John James Rickard Macleod

John James Rickard Macleod, physiologist, codiscoverer of INSULIN (b at Cluny, Scot 6 Sept 1876; d at Aberdeen, Scot 16 Mar 1935). Trained at the universities of Aberdeen and Leipzig and the London Hospital Medical College, J.J.R. Macleod immigrated to America in 1903 to teach at Western Reserve University, Cleveland. He gradually developed an international reputation as an expert in carbohydrate metabolism and general physiology, and in 1918 was appointed professor of physiology at the University of Toronto.

In the spring of 1921 Macleod gave F.G. BANTING laboratory space, equipment, advice and one of his student assistants (C.H. BEST) to investigate the hypothetical internal secretion of the pancreas.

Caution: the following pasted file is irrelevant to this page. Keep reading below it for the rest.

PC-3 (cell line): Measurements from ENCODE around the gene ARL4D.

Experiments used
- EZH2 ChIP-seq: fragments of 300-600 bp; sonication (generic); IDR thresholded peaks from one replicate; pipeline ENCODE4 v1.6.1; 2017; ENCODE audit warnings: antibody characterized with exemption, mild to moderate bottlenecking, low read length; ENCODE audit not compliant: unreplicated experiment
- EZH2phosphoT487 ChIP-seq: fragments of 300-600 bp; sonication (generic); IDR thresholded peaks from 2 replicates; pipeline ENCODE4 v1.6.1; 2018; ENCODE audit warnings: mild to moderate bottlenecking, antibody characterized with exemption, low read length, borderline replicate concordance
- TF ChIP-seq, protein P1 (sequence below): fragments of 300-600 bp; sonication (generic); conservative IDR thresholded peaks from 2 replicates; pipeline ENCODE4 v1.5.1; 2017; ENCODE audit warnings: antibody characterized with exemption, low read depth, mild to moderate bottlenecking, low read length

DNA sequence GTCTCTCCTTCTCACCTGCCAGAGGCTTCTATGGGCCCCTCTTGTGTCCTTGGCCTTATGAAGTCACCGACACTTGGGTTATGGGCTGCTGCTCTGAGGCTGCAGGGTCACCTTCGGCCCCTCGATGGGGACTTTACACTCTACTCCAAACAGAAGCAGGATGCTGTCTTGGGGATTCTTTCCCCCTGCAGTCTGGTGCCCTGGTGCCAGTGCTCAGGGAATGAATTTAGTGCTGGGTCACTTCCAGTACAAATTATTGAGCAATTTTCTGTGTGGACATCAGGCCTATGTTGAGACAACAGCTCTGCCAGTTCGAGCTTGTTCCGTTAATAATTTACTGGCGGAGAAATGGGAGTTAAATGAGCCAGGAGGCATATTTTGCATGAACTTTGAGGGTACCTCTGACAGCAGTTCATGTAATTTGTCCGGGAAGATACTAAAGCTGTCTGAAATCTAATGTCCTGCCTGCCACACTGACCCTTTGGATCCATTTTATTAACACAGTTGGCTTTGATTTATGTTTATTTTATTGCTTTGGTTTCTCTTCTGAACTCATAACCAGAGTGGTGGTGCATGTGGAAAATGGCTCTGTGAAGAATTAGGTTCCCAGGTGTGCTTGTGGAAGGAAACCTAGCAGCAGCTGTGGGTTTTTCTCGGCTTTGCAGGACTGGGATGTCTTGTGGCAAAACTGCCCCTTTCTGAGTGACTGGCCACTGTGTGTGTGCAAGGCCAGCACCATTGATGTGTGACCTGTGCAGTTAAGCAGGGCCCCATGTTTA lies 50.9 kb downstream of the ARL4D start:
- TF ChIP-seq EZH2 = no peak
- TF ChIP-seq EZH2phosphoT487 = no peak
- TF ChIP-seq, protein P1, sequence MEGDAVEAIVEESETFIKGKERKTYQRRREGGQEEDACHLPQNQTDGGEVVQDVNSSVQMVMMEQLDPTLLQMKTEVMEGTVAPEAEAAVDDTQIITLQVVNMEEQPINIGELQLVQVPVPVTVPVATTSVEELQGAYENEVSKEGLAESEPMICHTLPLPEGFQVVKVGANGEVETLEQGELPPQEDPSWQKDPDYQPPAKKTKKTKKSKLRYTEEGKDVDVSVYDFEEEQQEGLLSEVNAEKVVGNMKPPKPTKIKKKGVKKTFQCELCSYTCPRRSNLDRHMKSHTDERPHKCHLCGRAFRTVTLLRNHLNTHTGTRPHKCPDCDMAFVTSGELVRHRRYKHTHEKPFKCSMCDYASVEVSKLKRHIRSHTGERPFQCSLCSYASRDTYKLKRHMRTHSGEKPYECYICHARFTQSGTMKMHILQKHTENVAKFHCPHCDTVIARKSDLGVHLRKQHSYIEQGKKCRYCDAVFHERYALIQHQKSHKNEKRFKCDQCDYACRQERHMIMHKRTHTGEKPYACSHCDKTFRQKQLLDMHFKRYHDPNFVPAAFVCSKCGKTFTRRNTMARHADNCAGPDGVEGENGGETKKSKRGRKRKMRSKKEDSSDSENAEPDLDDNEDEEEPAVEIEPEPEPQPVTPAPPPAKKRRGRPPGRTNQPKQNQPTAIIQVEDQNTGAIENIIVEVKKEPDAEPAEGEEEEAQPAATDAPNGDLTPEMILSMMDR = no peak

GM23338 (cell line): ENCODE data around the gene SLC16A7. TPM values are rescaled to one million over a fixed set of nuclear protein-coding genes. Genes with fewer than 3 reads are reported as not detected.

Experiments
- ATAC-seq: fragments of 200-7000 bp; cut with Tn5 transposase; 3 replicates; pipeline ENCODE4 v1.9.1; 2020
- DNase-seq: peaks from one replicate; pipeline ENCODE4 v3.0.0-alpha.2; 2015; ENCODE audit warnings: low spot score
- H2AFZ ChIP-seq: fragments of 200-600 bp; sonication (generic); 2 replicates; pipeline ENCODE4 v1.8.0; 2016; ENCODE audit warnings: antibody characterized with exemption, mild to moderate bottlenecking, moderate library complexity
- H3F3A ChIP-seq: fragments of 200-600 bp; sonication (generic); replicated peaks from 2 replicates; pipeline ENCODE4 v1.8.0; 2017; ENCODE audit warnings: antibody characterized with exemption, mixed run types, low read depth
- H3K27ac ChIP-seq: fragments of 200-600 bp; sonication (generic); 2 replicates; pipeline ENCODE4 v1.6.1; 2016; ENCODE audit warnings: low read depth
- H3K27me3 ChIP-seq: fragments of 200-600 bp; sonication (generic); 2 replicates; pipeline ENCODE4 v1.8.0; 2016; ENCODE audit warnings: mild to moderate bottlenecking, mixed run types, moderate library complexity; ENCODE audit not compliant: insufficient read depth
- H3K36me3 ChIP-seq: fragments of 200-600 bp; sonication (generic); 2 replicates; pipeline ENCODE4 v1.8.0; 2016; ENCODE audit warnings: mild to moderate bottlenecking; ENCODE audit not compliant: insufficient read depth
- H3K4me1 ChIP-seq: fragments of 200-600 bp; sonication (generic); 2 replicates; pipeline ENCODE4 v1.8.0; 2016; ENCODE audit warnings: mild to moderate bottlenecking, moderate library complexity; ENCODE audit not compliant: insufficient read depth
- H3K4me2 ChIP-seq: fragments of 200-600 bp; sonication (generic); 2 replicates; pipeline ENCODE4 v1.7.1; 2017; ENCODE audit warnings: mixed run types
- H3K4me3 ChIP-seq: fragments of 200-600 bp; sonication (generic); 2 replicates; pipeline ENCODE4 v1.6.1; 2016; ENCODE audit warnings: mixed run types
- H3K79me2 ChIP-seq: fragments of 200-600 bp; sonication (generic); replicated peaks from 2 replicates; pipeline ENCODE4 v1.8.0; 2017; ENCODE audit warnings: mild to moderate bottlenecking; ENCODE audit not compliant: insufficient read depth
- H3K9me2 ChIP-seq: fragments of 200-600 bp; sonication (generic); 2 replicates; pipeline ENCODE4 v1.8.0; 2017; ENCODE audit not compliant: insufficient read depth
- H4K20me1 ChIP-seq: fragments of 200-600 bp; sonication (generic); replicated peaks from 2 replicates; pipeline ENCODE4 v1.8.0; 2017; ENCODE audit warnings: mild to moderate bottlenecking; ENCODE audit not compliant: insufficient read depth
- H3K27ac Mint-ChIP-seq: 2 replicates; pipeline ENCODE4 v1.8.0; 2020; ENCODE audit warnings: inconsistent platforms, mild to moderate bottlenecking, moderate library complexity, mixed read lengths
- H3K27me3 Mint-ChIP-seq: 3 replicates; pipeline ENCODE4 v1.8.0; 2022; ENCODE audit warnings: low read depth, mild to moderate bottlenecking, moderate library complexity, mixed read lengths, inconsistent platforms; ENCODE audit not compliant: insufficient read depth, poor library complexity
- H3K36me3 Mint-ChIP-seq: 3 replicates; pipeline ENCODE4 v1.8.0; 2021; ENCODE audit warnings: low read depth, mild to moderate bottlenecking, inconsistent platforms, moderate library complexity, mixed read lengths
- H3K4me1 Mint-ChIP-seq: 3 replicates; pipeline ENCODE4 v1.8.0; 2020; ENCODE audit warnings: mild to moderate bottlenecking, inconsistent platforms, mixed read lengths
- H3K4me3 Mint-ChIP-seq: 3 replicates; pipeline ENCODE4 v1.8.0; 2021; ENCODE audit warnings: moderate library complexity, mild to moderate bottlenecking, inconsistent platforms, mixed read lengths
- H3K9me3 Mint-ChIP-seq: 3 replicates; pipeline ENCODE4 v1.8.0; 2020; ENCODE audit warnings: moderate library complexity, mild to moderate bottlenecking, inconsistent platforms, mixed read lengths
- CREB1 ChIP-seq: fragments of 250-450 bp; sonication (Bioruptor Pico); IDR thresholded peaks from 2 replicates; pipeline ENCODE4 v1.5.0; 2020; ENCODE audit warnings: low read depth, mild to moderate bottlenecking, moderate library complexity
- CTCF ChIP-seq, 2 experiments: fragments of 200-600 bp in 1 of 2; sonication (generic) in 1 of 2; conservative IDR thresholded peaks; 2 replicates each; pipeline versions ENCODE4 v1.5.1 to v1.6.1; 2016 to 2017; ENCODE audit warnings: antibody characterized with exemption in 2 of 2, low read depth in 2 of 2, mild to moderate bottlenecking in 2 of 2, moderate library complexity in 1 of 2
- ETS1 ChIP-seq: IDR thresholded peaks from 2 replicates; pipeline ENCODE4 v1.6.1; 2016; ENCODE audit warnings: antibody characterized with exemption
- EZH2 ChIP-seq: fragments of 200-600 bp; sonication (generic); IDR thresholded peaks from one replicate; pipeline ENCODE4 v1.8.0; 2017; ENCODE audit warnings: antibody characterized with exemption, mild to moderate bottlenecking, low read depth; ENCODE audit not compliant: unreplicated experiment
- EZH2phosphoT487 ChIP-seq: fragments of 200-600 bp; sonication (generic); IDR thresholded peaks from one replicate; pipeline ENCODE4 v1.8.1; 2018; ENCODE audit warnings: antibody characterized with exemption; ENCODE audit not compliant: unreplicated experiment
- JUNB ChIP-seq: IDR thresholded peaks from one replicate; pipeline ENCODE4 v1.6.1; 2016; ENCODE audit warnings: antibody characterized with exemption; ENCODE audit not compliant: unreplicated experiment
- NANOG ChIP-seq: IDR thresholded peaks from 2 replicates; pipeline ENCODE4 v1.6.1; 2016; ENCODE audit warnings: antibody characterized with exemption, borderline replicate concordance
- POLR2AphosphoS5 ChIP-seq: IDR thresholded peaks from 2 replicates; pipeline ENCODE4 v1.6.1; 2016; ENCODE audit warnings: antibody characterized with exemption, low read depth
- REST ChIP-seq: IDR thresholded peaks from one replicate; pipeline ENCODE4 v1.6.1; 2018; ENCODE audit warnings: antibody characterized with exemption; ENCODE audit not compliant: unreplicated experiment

Contrary to Banting's and Best's later distorted accounts, Macleod was an active, essential supervisor of a research effort that, by the spring of 1922, had resulted in the discovery of insulin. His elaboration of the early crude results, his handling of the clinical trials, and his highly professional presentations of the research particularly impressed the Swedish investigators who rightly recommended that he share the 1923 Nobel Prize for medicine or physiology with Banting.

Macleod's contribution to physiology and Canadian science was not properly recognized in Toronto or Canada for many decades. He left Canada in 1928 to become regius professor of physiology at U of Aberdeen, where he died in 1935, honoured in his native country but not in his adopted one.